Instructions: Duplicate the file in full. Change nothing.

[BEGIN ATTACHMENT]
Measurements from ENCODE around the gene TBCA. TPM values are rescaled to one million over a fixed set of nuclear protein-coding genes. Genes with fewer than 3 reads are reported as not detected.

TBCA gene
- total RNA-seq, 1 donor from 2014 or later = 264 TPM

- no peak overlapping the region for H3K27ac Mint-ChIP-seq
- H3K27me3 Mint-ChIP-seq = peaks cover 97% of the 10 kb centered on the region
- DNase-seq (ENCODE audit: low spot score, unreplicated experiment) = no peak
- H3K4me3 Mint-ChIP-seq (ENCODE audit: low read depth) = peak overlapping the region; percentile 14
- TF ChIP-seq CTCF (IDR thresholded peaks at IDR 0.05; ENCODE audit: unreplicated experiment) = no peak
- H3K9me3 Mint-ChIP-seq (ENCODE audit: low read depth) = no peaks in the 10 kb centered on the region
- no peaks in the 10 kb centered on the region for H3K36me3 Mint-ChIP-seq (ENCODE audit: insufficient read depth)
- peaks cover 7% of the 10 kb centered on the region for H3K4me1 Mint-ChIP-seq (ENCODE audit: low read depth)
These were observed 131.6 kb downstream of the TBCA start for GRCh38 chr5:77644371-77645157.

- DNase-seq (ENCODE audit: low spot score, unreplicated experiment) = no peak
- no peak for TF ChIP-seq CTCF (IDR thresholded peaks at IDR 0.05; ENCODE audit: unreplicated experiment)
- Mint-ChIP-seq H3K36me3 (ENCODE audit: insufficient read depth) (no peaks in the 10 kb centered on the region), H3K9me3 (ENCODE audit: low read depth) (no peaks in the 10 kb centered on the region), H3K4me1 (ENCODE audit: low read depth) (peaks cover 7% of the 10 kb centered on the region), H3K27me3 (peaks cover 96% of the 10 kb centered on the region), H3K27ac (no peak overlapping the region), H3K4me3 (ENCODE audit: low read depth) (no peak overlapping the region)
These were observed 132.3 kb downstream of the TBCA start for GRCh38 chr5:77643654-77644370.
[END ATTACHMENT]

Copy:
Measurements from ENCODE around the gene TBCA. TPM values are rescaled to one million over a fixed set of nuclear protein-coding genes. Genes with fewer than 3 reads are reported as not detected.

TBCA gene
- total RNA-seq, 1 donor from 2014 or later = 264 TPM

- no peak overlapping the region for H3K27ac Mint-ChIP-seq
- H3K27me3 Mint-ChIP-seq = peaks cover 97% of the 10 kb centered on the region
- DNase-seq (ENCODE audit: low spot score, unreplicated experiment) = no peak
- H3K4me3 Mint-ChIP-seq (ENCODE audit: low read depth) = peak overlapping the region; percentile 14
- TF ChIP-seq CTCF (IDR thresholded peaks at IDR 0.05; ENCODE audit: unreplicated experiment) = no peak
- H3K9me3 Mint-ChIP-seq (ENCODE audit: low read depth) = no peaks in the 10 kb centered on the region
- no peaks in the 10 kb centered on the region for H3K36me3 Mint-ChIP-seq (ENCODE audit: insufficient read depth)
- peaks cover 7% of the 10 kb centered on the region for H3K4me1 Mint-ChIP-seq (ENCODE audit: low read depth)
These were observed 131.6 kb downstream of the TBCA start for GRCh38 chr5:77644371-77645157.

- DNase-seq (ENCODE audit: low spot score, unreplicated experiment) = no peak
- no peak for TF ChIP-seq CTCF (IDR thresholded peaks at IDR 0.05; ENCODE audit: unreplicated experiment)
- Mint-ChIP-seq H3K36me3 (ENCODE audit: insufficient read depth) (no peaks in the 10 kb centered on the region), H3K9me3 (ENCODE audit: low read depth) (no peaks in the 10 kb centered on the region), H3K4me1 (ENCODE audit: low read depth) (peaks cover 7% of the 10 kb centered on the region), H3K27me3 (peaks cover 96% of the 10 kb centered on the region), H3K27ac (no peak overlapping the region), H3K4me3 (ENCODE audit: low read depth) (no peak overlapping the region)
These were observed 132.3 kb downstream of the TBCA start for GRCh38 chr5:77643654-77644370.